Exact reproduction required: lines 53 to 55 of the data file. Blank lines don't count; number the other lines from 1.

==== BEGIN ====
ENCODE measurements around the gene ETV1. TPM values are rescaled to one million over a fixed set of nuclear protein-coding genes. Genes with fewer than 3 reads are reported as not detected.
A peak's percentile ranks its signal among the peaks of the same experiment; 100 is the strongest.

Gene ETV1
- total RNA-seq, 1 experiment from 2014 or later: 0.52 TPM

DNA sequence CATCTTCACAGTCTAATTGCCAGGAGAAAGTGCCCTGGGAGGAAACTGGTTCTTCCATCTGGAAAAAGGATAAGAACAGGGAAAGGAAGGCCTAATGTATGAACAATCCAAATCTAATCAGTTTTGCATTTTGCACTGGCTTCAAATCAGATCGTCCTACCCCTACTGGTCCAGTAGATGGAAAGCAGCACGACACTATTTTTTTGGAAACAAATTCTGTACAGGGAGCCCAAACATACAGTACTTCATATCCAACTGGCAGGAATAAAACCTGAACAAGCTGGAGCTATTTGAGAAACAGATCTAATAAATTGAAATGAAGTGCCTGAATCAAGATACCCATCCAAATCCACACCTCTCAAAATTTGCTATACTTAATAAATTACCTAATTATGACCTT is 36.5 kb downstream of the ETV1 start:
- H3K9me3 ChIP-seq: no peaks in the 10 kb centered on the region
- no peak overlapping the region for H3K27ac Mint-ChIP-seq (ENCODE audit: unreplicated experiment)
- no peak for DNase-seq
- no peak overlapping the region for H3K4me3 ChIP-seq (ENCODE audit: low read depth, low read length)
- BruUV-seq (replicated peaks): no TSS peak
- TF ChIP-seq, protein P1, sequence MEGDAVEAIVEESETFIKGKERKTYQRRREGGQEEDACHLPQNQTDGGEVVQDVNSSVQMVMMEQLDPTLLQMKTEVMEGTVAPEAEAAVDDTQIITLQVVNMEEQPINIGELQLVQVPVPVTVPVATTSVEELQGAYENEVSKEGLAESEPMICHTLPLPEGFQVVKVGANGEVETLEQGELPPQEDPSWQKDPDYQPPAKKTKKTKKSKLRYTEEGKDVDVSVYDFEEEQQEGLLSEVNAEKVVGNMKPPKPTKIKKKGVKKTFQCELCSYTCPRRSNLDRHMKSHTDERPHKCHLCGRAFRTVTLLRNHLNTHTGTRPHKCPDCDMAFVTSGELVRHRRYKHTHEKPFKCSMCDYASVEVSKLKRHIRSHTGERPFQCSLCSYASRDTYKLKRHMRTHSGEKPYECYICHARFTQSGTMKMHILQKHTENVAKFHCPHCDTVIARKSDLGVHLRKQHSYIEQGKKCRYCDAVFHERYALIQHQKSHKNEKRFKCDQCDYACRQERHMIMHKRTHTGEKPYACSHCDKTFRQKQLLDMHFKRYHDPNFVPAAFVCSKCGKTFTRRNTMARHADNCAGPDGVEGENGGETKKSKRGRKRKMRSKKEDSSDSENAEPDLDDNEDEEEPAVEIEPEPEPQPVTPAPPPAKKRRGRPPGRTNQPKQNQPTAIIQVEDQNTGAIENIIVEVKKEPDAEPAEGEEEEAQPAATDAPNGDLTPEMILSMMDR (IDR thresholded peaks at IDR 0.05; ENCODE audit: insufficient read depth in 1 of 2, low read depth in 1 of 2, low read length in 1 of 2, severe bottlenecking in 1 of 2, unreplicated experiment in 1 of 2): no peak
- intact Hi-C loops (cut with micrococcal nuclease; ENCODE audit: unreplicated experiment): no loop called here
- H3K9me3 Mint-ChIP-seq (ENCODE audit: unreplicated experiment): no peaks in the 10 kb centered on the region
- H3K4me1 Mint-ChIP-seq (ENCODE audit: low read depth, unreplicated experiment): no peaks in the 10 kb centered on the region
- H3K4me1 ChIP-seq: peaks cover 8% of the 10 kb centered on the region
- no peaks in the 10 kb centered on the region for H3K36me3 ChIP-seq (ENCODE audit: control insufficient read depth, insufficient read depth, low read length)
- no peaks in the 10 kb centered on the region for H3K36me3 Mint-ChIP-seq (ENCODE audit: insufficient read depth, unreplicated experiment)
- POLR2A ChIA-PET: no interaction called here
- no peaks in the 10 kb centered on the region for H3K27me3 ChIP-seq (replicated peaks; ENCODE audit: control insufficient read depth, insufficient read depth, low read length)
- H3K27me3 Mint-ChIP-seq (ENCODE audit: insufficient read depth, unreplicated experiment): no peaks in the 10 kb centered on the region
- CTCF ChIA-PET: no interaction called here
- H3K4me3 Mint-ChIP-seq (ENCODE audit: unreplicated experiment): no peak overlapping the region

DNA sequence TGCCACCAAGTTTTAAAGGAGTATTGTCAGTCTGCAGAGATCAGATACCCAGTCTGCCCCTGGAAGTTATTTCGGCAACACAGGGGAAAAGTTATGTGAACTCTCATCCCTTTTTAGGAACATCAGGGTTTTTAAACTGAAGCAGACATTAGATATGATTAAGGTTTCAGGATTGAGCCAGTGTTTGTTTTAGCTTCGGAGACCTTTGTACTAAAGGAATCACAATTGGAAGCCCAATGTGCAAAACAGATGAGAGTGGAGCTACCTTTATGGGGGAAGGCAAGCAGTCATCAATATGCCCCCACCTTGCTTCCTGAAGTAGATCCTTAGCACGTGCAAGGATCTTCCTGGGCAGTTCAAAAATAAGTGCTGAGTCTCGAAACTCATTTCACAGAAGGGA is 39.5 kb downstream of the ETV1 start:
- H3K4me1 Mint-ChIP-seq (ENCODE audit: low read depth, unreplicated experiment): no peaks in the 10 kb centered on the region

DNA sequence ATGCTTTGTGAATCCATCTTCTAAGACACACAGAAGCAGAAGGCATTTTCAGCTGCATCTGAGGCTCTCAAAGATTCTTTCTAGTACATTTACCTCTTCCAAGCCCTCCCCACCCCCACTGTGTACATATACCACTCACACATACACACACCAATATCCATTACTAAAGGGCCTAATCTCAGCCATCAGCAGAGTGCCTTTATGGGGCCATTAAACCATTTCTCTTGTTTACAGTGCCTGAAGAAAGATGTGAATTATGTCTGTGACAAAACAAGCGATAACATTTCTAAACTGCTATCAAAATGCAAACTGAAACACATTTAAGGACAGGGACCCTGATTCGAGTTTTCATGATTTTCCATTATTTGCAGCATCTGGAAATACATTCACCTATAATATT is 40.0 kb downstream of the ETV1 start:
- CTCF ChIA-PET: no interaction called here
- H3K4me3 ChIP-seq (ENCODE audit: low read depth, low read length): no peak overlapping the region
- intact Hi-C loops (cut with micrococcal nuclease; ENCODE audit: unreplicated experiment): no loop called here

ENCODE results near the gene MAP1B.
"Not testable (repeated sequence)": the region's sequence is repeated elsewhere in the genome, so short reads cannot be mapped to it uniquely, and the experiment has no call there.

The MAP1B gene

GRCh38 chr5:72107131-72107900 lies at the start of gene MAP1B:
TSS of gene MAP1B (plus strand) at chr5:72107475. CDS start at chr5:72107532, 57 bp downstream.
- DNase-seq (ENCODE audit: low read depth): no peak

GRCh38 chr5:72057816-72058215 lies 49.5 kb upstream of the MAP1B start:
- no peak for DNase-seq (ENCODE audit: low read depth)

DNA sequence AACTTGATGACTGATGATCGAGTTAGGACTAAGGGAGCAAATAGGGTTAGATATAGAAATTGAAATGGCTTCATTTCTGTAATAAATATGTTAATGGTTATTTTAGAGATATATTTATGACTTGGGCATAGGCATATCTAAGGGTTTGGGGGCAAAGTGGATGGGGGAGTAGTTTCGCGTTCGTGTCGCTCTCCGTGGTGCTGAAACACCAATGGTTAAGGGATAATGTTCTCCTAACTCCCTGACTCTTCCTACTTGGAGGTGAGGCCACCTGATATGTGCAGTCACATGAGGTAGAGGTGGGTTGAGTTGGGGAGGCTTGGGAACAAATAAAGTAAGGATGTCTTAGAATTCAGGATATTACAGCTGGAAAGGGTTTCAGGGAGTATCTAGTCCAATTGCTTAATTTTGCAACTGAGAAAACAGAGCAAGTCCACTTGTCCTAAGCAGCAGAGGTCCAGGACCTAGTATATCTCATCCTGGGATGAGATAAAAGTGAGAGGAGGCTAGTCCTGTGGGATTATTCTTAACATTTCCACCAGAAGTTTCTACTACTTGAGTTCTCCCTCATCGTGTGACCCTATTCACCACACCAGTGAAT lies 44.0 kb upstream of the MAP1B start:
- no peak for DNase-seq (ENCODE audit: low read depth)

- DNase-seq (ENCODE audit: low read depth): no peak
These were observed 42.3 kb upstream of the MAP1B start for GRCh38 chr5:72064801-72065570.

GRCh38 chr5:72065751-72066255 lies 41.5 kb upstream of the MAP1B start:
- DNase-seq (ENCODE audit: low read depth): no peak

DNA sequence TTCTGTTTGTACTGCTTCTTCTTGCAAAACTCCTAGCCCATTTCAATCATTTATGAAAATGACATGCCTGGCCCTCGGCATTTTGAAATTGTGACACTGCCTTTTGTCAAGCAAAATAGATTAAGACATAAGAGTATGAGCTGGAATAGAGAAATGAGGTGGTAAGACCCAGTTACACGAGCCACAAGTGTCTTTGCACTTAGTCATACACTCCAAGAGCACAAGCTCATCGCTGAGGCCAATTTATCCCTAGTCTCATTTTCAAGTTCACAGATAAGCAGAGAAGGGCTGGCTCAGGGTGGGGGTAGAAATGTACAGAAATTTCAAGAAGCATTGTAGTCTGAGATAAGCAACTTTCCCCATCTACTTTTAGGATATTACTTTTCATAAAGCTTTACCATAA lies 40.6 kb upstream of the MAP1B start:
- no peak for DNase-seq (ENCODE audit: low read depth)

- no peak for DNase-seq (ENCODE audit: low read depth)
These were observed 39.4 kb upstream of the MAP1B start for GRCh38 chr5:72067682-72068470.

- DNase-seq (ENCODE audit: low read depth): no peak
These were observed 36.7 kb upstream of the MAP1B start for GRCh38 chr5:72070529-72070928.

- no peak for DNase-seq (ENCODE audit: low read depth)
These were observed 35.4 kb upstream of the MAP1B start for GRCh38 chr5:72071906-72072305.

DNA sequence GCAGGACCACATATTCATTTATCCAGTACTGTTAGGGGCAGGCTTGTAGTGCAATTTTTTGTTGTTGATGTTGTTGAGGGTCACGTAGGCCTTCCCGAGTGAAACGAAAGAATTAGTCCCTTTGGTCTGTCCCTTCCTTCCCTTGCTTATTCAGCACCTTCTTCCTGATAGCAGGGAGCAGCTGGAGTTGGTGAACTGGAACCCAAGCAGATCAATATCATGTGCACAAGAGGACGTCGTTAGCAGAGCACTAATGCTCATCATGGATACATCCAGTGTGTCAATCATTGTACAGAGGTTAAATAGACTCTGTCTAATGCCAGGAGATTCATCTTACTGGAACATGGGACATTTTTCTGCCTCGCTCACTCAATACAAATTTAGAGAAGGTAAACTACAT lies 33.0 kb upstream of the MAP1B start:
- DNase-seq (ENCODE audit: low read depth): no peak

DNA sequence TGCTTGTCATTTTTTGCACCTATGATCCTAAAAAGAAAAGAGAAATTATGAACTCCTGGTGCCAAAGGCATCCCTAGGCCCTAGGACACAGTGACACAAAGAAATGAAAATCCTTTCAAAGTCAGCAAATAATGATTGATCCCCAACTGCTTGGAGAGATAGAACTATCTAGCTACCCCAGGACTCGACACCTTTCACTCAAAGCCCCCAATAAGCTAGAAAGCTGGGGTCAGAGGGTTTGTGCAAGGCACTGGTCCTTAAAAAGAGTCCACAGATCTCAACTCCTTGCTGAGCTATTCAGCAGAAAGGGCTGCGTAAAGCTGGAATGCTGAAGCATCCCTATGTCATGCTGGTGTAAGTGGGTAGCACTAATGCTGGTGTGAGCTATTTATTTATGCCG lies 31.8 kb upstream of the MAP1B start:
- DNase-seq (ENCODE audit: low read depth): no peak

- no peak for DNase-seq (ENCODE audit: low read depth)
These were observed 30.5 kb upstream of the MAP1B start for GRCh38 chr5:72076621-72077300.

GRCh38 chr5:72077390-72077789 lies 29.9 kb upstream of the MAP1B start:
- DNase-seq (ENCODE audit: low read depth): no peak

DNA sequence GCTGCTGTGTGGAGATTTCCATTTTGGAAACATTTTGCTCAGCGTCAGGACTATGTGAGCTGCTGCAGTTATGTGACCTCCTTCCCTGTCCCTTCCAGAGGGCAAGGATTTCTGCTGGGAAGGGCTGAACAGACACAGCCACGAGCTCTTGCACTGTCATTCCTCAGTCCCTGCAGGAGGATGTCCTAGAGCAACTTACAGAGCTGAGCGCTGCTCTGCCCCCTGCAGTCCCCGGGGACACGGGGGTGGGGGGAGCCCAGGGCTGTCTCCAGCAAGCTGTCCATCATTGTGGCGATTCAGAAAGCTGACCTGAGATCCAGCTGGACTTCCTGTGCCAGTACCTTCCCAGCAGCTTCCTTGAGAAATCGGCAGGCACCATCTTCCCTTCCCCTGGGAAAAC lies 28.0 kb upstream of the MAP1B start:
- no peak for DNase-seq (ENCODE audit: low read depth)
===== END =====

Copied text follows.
DNA sequence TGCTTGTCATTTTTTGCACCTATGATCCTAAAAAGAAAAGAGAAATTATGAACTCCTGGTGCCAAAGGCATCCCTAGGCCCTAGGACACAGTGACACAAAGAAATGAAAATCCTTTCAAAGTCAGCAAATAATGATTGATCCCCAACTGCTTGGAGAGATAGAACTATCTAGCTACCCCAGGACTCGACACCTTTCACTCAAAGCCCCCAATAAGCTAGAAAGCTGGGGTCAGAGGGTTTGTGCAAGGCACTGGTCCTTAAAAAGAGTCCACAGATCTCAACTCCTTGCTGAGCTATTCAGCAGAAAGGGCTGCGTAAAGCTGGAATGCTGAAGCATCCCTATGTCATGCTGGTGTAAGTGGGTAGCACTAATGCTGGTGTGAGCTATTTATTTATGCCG lies 31.8 kb upstream of the MAP1B start:
- DNase-seq (ENCODE audit: low read depth): no peak

- no peak for DNase-seq (ENCODE audit: low read depth)